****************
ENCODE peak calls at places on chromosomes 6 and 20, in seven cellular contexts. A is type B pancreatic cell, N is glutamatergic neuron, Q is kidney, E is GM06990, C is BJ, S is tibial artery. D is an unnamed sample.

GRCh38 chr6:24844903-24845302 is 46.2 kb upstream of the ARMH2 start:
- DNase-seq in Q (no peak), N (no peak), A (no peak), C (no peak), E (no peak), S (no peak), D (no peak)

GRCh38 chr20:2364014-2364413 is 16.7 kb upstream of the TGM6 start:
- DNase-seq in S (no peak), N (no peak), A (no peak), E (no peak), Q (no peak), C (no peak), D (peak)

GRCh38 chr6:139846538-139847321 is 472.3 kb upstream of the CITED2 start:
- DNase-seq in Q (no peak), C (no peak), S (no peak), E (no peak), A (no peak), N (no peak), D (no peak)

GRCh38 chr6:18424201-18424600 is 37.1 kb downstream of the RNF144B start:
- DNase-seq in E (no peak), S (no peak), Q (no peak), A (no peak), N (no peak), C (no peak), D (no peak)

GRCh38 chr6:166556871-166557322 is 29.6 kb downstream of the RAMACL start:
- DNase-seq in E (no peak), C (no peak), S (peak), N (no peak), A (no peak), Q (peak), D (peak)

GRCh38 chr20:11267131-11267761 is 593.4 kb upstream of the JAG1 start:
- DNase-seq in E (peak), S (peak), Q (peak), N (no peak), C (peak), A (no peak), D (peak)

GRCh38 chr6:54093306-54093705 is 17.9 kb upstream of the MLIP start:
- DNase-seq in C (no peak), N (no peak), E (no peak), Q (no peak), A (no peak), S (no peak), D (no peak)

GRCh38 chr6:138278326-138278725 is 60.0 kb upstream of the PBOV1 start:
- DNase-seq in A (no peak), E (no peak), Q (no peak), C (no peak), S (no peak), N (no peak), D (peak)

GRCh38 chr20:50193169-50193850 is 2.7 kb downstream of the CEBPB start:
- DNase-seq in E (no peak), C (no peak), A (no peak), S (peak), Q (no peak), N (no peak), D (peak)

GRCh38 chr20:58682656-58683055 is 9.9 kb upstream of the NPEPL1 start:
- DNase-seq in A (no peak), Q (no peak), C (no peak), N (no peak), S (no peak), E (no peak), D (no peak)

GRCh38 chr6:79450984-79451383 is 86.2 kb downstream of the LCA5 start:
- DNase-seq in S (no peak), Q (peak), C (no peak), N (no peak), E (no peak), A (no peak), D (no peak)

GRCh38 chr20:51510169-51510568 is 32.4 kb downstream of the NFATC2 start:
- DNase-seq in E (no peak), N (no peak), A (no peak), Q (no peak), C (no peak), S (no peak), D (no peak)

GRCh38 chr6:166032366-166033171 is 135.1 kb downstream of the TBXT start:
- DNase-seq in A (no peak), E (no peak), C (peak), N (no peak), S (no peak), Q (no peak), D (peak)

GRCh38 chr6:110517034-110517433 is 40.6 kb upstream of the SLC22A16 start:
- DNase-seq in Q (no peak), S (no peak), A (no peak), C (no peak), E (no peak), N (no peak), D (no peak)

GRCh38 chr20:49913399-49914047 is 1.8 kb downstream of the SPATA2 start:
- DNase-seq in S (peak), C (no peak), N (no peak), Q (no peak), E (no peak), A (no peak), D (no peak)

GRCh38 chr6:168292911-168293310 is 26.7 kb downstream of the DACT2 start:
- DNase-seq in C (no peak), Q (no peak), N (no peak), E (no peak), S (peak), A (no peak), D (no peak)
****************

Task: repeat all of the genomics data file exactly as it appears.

ENCODE peak calls at places on chromosomes 6 and 20, in seven cellular contexts. A is type B pancreatic cell, N is glutamatergic neuron, Q is kidney, E is GM06990, C is BJ, S is tibial artery. D is an unnamed sample.

GRCh38 chr6:24844903-24845302 is 46.2 kb upstream of the ARMH2 start:
- DNase-seq in Q (no peak), N (no peak), A (no peak), C (no peak), E (no peak), S (no peak), D (no peak)

GRCh38 chr20:2364014-2364413 is 16.7 kb upstream of the TGM6 start:
- DNase-seq in S (no peak), N (no peak), A (no peak), E (no peak), Q (no peak), C (no peak), D (peak)

GRCh38 chr6:139846538-139847321 is 472.3 kb upstream of the CITED2 start:
- DNase-seq in Q (no peak), C (no peak), S (no peak), E (no peak), A (no peak), N (no peak), D (no peak)

GRCh38 chr6:18424201-18424600 is 37.1 kb downstream of the RNF144B start:
- DNase-seq in E (no peak), S (no peak), Q (no peak), A (no peak), N (no peak), C (no peak), D (no peak)

GRCh38 chr6:166556871-166557322 is 29.6 kb downstream of the RAMACL start:
- DNase-seq in E (no peak), C (no peak), S (peak), N (no peak), A (no peak), Q (peak), D (peak)

GRCh38 chr20:11267131-11267761 is 593.4 kb upstream of the JAG1 start:
- DNase-seq in E (peak), S (peak), Q (peak), N (no peak), C (peak), A (no peak), D (peak)

GRCh38 chr6:54093306-54093705 is 17.9 kb upstream of the MLIP start:
- DNase-seq in C (no peak), N (no peak), E (no peak), Q (no peak), A (no peak), S (no peak), D (no peak)

GRCh38 chr6:138278326-138278725 is 60.0 kb upstream of the PBOV1 start:
- DNase-seq in A (no peak), E (no peak), Q (no peak), C (no peak), S (no peak), N (no peak), D (peak)

GRCh38 chr20:50193169-50193850 is 2.7 kb downstream of the CEBPB start:
- DNase-seq in E (no peak), C (no peak), A (no peak), S (peak), Q (no peak), N (no peak), D (peak)

GRCh38 chr20:58682656-58683055 is 9.9 kb upstream of the NPEPL1 start:
- DNase-seq in A (no peak), Q (no peak), C (no peak), N (no peak), S (no peak), E (no peak), D (no peak)

GRCh38 chr6:79450984-79451383 is 86.2 kb downstream of the LCA5 start:
- DNase-seq in S (no peak), Q (peak), C (no peak), N (no peak), E (no peak), A (no peak), D (no peak)

GRCh38 chr20:51510169-51510568 is 32.4 kb downstream of the NFATC2 start:
- DNase-seq in E (no peak), N (no peak), A (no peak), Q (no peak), C (no peak), S (no peak), D (no peak)

GRCh38 chr6:166032366-166033171 is 135.1 kb downstream of the TBXT start:
- DNase-seq in A (no peak), E (no peak), C (peak), N (no peak), S (no peak), Q (no peak), D (peak)

GRCh38 chr6:110517034-110517433 is 40.6 kb upstream of the SLC22A16 start:
- DNase-seq in Q (no peak), S (no peak), A (no peak), C (no peak), E (no peak), N (no peak), D (no peak)

GRCh38 chr20:49913399-49914047 is 1.8 kb downstream of the SPATA2 start:
- DNase-seq in S (peak), C (no peak), N (no peak), Q (no peak), E (no peak), A (no peak), D (no peak)

GRCh38 chr6:168292911-168293310 is 26.7 kb downstream of the DACT2 start:
- DNase-seq in C (no peak), Q (no peak), N (no peak), E (no peak), S (peak), A (no peak), D (no peak)